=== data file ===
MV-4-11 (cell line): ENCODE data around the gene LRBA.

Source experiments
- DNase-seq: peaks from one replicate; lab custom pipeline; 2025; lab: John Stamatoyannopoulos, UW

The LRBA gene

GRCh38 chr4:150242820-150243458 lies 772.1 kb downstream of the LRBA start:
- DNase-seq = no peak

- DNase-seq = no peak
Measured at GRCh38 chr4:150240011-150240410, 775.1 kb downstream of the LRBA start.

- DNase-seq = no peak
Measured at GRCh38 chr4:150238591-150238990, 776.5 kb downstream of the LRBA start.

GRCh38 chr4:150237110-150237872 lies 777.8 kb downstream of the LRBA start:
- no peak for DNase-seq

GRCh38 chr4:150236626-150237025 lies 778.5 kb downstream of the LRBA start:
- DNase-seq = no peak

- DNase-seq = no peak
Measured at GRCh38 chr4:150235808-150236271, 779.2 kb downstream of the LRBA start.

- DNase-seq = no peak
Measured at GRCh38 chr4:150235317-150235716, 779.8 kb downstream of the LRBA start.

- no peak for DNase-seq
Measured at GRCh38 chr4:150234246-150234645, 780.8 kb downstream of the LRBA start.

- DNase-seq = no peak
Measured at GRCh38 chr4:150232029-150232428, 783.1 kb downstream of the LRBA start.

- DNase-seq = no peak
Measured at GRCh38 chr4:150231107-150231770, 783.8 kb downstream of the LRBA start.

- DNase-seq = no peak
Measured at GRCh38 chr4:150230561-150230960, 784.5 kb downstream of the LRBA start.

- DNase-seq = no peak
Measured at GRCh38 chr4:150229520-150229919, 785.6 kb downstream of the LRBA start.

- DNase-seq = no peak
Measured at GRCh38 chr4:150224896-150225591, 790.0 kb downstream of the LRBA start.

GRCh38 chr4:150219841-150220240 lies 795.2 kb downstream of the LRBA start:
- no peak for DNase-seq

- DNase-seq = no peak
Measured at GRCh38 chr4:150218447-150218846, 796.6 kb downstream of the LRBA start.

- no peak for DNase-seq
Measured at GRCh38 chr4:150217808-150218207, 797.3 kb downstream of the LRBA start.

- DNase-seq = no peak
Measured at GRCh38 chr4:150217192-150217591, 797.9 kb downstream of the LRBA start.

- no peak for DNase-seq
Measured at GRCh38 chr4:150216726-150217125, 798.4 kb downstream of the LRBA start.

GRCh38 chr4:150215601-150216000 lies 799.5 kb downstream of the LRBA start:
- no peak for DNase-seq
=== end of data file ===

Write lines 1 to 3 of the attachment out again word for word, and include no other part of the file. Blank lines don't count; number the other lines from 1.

MV-4-11 (cell line): ENCODE data around the gene LRBA.

Source experiments
- DNase-seq: peaks from one replicate; lab custom pipeline; 2025; lab: John Stamatoyannopoulos, UW